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I cannot find any supporting documentation explaining why to use QGIS 64 bit instead of 32 bit or vice versa on www.qgis.org.

Is there any available?

I believe 64 bit should allow you use more machine memory than 32 bit, which may be useful for large files/datasets.

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    wouldn't it depend on if they had a 32 bit or 64 bit machine? – Ian Turton Jun 1 '17 at 8:41
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    Re iant's comment can you edit your question to include the specification of your hardware please (and then I think you'll find you answer your own question)? – MappaGnosis Jun 1 '17 at 9:44
  • @MappaGnosis Yes, I see what you mean, but I think that would be too specific. I thought the answer by Matthias Kuhn covers it without specification of hardware? I considered specifying it for windows users but that excludes a number of OS versions. – user97839 Jun 1 '17 at 9:48
  • If you have a 32 bit CPU or a 32 bit operating system (OS) you don't have a choice. In case of 64 bit CPU and OS you actually do have a choice and it's a valid question to ask yourself. – Matthias Kuhn Jun 1 '17 at 12:09
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As you correctly state, the 64 bit version allows for using more memory than the 32 bit version. One example where this is important is high resolution printing, there are real world examples of crashes with huge printings which are resolved by using the 64 bit version.

Compared to that, the 64 bit version has not really any downsides - apart from the fact that it only works on 64 bit machines. It might have a slightly increased memory usage but I have yet to find a scenario where this would even come close to outweigh its advantages. So while it's technically possible to use a 32 bit QGIS on a 64 bit operating system, there is no advantage in doing so (unless you require a 32 bit only driver like ms access, thanks @Techie_Gus). On the other hand, on a 32 bit operating system, a 64 bit QGIS cannot be started.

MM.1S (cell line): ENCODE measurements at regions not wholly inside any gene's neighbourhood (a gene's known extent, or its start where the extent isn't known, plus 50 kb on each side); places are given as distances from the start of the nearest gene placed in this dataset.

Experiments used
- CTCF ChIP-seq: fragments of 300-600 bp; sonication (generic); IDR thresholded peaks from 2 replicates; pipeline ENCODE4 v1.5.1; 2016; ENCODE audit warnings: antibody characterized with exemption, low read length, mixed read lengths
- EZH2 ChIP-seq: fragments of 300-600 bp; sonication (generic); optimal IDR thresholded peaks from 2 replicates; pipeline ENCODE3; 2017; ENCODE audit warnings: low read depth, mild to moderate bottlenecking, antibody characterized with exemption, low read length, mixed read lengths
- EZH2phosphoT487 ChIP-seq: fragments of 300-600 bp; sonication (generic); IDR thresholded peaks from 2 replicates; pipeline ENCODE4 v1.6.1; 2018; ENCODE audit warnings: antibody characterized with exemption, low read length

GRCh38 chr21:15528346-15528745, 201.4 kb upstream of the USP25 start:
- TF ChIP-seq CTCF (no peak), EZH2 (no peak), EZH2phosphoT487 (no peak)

TL;DR

  • If you have a 64 bit machine and operating system, go for the 64 bit version (hint: if your computer is not very old, it probably is a 64 bit system)
  • If you do not have a 64 bit machine and operating system go for the 32 bit version (or get a new operating system and/or machine)
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If you need to work with Access databases within QGIS, you're bound to work with the 32 bit version as there is no 64 bit ODBC driver for Access. The good thing is that you can have both 32 and 64 bit versions of QGIS running alongside each other on the same machine, provided it's a 64 bit, of course.

  • This sounds like something that can be mission critical in certain scenarios. Is there a source for this or is this based on personal experience? – Matthias Kuhn Jun 1 '17 at 12:07
  • @MatthiasKuhn It's based on personal experience and some (probably a lot of) digging around as I'm currently working on a project involving data in an Access accdb database linked to spatial data. (On a side note nice profile pic. Glad to know there is a fellow GISer / climber!) – Techie_Gus Jun 1 '17 at 12:15
  • Actually there is a 64bit Access driver for ODBC the issue is a 64Bit Driver cannot be installed along side a 32Bit driver without a work around that I have not been successful with. So when I setup QGIS on machines here I check to see if they have a 32bit or 64bit MS Office/Access installed and install the corresponding QGIS otherwise I cannot link to Access tables for joins and relates. – Tyler Veinot Mar 22 at 15:08
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If you're trying to export large, high resolution compositions, then prefer using a 64 bit build. Otherwise the memory limitations for 32 bit builds can be restrictive.

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